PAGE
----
- The client will remain free from falls and abrasions every day while in the hospital.
- The client will be free of dangerous levels of hyperactive motor behavior with the aid of medications and nursing interventions within the first 24 hours.
- The client will spend time with the nurse in a quiet environment three to four times a day between 7 am and 11 pm with the aid of nursing guidance.
- The client will take short voluntary rest periods during the day.
- The client will be free of excessive physical agitation and purposeless motor activity within two weeks.
- The client will be free of injury within two to three weeks:
- Stable cardiac status.
- Skin free of abrasions and scrapes.
- The client will verbalize control of feelings.
- The client will respond to external controls (medications, seclusion, nursing interventions) when potential or actual loss of control occurs.
- The client will refrain from provoking others to physical harm, with the aid of seclusion or nursing interventions.
- The client will display nonviolent behavior toward others in the hospital, with the aid of medications and nursing interventions.
- The client will seek help when experiencing aggressive impulses.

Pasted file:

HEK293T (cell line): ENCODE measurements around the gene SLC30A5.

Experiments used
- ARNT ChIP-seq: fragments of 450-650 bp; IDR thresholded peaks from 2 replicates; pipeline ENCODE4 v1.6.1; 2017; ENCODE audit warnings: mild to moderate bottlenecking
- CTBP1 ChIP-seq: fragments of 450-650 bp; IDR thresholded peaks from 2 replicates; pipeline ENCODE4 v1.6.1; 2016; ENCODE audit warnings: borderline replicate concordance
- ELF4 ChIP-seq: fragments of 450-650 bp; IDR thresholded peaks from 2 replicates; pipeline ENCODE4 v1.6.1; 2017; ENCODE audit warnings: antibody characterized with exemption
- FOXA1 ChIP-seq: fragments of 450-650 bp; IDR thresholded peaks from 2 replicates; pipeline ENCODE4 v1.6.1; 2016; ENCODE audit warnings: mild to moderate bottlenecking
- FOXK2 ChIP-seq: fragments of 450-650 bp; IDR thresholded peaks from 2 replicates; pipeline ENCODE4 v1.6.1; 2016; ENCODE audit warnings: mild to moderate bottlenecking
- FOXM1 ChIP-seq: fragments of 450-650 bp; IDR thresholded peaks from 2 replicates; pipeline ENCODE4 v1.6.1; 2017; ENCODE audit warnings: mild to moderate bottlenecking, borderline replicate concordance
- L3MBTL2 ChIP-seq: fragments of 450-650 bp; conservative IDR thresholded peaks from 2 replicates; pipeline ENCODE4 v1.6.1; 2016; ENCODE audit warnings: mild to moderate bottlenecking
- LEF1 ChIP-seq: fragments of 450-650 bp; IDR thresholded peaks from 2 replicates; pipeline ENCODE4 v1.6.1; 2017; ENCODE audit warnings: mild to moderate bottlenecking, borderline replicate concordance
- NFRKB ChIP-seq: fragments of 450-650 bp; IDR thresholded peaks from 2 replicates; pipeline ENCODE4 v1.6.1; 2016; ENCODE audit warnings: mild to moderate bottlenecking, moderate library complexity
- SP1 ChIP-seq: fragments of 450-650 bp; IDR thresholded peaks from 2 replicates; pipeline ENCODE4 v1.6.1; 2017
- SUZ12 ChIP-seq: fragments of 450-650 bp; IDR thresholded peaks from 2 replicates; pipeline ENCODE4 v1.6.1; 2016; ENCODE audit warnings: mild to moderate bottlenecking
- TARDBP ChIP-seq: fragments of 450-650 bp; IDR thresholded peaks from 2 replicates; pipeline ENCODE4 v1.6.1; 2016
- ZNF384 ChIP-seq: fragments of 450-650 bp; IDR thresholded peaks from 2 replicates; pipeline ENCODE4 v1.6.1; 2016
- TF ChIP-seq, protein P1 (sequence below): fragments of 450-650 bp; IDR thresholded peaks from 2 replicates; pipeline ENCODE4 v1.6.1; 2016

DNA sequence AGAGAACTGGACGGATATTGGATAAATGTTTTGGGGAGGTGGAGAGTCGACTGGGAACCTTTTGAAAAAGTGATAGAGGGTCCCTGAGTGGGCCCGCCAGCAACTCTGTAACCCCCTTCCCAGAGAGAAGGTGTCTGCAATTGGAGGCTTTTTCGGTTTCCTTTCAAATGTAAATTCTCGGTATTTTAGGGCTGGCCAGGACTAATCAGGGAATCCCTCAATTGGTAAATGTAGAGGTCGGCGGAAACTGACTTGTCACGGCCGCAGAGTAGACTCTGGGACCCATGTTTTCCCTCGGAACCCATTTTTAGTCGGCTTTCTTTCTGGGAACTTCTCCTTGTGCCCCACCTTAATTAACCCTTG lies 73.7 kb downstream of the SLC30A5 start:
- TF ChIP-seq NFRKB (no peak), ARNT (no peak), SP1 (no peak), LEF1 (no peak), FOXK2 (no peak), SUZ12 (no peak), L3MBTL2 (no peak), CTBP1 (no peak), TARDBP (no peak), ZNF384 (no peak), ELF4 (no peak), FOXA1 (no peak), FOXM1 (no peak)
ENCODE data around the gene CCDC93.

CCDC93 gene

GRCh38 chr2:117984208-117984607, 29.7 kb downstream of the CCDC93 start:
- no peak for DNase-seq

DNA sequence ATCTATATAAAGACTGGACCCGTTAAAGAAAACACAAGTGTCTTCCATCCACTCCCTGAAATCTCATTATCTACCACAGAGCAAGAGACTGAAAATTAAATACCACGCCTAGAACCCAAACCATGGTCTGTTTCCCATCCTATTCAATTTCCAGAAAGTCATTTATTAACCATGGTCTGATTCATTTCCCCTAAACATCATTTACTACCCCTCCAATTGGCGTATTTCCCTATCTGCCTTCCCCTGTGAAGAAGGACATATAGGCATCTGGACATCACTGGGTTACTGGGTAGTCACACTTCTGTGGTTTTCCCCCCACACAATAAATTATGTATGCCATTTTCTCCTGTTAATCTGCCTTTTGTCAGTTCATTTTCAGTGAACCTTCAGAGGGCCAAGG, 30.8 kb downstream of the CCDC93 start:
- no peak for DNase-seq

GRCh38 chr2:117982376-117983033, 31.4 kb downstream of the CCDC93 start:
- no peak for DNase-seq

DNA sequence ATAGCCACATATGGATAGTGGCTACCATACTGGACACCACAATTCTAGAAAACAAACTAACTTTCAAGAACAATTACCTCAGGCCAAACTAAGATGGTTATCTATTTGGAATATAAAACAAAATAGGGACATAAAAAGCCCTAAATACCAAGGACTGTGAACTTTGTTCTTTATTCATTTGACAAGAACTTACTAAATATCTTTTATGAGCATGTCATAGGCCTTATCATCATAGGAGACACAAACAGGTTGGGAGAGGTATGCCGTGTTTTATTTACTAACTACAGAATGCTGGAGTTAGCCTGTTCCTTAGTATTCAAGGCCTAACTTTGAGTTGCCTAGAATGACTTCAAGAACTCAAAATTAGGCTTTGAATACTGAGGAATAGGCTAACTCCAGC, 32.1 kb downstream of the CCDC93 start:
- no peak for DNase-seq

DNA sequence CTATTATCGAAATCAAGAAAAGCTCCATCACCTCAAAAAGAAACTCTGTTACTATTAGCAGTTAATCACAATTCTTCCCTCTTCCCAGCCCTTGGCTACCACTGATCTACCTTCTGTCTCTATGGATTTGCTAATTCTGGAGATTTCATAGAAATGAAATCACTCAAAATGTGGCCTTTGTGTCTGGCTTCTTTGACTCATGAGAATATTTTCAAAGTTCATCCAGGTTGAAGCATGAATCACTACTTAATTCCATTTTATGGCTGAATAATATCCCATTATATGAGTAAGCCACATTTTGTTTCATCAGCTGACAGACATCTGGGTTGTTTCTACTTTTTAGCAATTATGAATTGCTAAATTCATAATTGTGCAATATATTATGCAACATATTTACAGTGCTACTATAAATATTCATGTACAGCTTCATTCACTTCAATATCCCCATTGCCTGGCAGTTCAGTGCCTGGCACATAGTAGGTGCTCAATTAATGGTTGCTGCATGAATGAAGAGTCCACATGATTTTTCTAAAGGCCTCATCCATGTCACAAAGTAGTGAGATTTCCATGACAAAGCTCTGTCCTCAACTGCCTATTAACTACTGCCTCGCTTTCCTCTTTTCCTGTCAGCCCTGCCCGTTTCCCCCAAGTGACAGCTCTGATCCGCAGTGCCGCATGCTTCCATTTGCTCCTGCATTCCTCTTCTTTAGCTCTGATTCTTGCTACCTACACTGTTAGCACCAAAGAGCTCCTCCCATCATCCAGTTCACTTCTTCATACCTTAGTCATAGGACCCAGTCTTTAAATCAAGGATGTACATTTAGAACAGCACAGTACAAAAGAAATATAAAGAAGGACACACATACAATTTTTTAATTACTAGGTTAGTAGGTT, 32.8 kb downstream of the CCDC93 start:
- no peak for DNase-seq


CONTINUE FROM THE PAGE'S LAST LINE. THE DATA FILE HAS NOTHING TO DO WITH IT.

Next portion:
- The client will refrain from verbal threats and loud, profane language toward others.
- The client will be safe and free from injury.
- The client will initiate and maintain goal-directed and mutually satisfying activities/verbal exchanges with others.
- The client will find one or two solitary activities that can help relieve tensions and minimize the escalation of anxiety with the aid of a nurse or occupational/activity therapist.
- The client will focus on one activity requiring a short attention span of 5 minutes three times a day with nursing assistance.
- The client will sit through a short, small group meeting free from disruptive outbursts.
- The client will demonstrate an ability to remove themself from a stimulating environment in order to “cool down” by discharge.
- The client will participate in unit activities without disruption or demonstrating inappropriate behavior by discharge.
- The client will put feelings into words instead of actions when experiencing anxiety or losing control before discharge.
- The client will report an absence of delusions, racing thoughts, and irresponsible actions as a result of medication adherence and environmental structures.
- The client will return to the pre-crisis level of functioning after the acute/severe manic phase is past.
- The client will cease the use of manipulation to obtain needs and control others.